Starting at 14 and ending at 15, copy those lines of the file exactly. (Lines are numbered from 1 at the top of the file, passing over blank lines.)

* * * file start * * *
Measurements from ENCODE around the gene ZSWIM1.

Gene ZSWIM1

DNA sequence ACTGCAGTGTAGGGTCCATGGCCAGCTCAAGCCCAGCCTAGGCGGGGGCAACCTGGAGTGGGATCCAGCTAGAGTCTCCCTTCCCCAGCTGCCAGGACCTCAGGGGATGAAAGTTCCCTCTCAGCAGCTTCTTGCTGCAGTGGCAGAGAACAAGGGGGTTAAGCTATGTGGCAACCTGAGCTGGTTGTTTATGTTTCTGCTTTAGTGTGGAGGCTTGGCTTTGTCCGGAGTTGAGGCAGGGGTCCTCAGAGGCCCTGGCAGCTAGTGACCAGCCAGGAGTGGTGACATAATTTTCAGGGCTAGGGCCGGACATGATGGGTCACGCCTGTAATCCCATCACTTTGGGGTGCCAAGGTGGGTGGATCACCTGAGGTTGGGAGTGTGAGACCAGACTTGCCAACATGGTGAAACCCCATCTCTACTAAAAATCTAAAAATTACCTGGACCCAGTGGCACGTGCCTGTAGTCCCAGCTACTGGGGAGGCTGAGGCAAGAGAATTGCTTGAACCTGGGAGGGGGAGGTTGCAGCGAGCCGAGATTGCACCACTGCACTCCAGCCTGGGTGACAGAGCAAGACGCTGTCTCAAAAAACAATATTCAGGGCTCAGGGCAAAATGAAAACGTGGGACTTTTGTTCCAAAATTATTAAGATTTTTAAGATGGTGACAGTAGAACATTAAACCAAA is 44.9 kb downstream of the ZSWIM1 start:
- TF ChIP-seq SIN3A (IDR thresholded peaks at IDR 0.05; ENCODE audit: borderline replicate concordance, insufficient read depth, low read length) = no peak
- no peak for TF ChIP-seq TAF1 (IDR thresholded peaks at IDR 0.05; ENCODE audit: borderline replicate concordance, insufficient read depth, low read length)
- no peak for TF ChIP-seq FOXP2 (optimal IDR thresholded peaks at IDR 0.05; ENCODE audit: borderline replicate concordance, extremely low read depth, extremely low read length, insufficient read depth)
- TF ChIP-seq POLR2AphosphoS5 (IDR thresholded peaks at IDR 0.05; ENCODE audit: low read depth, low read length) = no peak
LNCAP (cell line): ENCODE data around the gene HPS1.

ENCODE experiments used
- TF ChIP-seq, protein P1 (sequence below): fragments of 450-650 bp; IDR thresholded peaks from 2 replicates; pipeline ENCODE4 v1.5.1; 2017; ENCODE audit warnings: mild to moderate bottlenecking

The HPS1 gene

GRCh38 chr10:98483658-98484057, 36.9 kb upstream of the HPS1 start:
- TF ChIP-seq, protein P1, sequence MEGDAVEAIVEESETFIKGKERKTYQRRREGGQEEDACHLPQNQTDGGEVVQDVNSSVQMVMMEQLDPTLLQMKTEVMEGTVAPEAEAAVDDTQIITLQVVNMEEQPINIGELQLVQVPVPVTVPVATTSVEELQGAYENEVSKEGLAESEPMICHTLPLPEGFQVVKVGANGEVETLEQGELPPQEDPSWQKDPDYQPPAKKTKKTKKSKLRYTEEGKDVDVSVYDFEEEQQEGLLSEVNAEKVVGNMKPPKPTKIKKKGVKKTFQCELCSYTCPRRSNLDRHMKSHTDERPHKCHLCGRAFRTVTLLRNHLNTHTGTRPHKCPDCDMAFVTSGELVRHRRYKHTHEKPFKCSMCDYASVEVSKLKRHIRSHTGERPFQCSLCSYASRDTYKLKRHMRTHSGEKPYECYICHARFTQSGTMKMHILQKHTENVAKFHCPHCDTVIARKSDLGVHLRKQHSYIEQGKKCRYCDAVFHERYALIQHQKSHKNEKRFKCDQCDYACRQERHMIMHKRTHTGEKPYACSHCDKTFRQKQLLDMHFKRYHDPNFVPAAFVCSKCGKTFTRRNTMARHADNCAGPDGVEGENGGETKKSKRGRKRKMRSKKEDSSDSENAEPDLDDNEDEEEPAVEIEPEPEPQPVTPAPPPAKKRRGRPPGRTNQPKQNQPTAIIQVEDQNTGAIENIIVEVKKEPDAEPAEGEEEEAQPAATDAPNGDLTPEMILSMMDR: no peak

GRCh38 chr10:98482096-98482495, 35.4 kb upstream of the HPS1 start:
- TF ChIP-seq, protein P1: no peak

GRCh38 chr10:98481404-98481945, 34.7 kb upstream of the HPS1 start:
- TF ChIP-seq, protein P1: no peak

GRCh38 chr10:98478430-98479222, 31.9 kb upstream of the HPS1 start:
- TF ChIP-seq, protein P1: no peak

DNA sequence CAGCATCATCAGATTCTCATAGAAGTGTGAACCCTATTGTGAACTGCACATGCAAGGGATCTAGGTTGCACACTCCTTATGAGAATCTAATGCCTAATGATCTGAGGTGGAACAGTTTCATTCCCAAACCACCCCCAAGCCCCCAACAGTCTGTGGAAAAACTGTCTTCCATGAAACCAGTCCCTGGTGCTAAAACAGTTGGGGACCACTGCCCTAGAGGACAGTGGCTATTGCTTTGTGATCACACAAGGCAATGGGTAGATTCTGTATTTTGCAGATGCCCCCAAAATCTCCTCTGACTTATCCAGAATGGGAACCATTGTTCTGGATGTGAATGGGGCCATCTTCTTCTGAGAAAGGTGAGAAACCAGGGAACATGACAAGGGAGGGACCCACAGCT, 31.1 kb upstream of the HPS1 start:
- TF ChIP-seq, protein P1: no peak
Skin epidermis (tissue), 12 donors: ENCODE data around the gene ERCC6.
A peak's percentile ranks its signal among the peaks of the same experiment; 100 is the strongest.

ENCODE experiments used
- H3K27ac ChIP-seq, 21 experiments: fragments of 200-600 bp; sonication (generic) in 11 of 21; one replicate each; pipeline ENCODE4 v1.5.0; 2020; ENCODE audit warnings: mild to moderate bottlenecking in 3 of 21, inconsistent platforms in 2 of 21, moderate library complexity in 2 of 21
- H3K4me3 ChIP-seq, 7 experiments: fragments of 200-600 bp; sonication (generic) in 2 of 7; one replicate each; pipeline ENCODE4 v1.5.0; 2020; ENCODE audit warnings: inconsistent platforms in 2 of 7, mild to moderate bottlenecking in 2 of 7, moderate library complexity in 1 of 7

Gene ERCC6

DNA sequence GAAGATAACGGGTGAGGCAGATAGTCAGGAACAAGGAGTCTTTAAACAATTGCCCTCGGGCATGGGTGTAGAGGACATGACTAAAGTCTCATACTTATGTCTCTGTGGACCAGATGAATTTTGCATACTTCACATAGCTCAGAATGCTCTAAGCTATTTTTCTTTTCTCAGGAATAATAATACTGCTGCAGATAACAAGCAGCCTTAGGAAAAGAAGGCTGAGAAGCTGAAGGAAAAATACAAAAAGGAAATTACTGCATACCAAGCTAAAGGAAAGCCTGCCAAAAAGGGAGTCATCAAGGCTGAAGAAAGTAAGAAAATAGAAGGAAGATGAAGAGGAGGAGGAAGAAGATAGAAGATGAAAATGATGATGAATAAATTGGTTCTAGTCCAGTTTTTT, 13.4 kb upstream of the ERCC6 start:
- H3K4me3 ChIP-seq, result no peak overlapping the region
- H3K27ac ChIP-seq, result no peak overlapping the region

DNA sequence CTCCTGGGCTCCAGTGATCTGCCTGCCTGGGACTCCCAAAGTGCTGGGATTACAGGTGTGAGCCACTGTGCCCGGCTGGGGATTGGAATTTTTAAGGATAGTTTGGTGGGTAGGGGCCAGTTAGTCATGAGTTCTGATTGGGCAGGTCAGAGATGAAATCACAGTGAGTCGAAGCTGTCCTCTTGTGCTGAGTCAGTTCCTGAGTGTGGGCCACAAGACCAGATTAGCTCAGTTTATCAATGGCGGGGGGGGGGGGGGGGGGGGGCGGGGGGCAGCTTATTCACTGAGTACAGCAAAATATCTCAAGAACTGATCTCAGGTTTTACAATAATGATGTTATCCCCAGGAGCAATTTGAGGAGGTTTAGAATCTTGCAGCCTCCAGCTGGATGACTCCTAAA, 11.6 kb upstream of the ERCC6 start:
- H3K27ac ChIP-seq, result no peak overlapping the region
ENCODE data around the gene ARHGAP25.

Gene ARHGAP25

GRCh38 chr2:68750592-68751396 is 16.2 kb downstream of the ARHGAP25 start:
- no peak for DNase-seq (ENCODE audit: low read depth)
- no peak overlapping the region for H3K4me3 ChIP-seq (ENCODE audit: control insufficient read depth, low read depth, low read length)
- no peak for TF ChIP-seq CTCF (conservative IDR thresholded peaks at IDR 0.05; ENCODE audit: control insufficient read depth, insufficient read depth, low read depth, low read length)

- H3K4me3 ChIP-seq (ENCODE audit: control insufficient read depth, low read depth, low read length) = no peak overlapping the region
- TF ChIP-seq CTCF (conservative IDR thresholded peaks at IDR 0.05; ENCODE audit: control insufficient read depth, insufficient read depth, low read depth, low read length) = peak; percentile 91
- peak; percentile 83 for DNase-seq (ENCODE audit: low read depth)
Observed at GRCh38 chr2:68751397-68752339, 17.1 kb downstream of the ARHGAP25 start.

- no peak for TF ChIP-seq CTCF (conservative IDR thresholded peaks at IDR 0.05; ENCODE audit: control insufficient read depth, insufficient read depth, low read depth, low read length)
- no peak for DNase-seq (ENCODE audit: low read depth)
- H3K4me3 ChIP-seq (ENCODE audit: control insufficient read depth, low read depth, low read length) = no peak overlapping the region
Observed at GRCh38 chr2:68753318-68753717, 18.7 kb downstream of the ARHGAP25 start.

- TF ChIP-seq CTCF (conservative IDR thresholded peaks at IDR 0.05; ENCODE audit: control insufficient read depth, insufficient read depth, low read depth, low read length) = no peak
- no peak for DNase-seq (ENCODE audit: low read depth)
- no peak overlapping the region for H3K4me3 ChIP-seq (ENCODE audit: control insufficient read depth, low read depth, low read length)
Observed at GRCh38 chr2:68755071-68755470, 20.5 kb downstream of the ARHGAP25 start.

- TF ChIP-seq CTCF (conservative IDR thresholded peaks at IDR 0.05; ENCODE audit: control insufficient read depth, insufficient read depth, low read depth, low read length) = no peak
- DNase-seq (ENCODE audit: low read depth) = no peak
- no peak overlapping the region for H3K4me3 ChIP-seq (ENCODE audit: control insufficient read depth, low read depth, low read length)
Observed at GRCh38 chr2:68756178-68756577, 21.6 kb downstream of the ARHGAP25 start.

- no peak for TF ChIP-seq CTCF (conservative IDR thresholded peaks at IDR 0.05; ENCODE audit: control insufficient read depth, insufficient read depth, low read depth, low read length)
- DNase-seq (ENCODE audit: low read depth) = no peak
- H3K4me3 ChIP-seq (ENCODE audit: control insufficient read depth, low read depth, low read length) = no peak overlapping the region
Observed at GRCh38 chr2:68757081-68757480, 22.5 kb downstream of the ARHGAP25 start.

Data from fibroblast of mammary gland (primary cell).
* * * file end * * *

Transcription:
GRCh38 chr10:98482096-98482495, 35.4 kb upstream of the HPS1 start:
- TF ChIP-seq, protein P1: no peak